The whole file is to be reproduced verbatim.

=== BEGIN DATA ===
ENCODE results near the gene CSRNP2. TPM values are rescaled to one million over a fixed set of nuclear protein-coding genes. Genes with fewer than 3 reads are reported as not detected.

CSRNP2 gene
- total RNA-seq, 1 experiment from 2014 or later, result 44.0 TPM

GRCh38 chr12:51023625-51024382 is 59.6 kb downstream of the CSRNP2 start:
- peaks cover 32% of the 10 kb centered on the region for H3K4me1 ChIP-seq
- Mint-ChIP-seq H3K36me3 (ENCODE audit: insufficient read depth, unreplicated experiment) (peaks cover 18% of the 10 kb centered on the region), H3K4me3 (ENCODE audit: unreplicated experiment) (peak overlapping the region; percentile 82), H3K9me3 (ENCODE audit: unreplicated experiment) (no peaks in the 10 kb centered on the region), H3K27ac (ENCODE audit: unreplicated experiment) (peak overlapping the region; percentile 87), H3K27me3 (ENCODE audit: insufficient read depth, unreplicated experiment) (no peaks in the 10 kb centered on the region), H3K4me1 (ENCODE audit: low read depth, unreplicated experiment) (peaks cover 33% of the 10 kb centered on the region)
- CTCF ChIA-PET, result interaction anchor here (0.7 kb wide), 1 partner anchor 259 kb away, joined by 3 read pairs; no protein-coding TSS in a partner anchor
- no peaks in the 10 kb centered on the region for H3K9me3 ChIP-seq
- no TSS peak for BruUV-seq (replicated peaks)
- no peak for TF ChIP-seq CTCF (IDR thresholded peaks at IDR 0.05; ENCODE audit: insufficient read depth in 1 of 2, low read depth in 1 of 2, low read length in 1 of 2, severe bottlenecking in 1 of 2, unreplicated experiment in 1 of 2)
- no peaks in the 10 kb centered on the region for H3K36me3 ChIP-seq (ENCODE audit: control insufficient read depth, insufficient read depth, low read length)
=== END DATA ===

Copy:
ENCODE results near the gene CSRNP2. TPM values are rescaled to one million over a fixed set of nuclear protein-coding genes. Genes with fewer than 3 reads are reported as not detected.

CSRNP2 gene
- total RNA-seq, 1 experiment from 2014 or later, result 44.0 TPM

GRCh38 chr12:51023625-51024382 is 59.6 kb downstream of the CSRNP2 start:
- peaks cover 32% of the 10 kb centered on the region for H3K4me1 ChIP-seq
- Mint-ChIP-seq H3K36me3 (ENCODE audit: insufficient read depth, unreplicated experiment) (peaks cover 18% of the 10 kb centered on the region), H3K4me3 (ENCODE audit: unreplicated experiment) (peak overlapping the region; percentile 82), H3K9me3 (ENCODE audit: unreplicated experiment) (no peaks in the 10 kb centered on the region), H3K27ac (ENCODE audit: unreplicated experiment) (peak overlapping the region; percentile 87), H3K27me3 (ENCODE audit: insufficient read depth, unreplicated experiment) (no peaks in the 10 kb centered on the region), H3K4me1 (ENCODE audit: low read depth, unreplicated experiment) (peaks cover 33% of the 10 kb centered on the region)
- CTCF ChIA-PET, result interaction anchor here (0.7 kb wide), 1 partner anchor 259 kb away, joined by 3 read pairs; no protein-coding TSS in a partner anchor
- no peaks in the 10 kb centered on the region for H3K9me3 ChIP-seq
- no TSS peak for BruUV-seq (replicated peaks)
- no peak for TF ChIP-seq CTCF (IDR thresholded peaks at IDR 0.05; ENCODE audit: insufficient read depth in 1 of 2, low read depth in 1 of 2, low read length in 1 of 2, severe bottlenecking in 1 of 2, unreplicated experiment in 1 of 2)
- no peaks in the 10 kb centered on the region for H3K36me3 ChIP-seq (ENCODE audit: control insufficient read depth, insufficient read depth, low read length)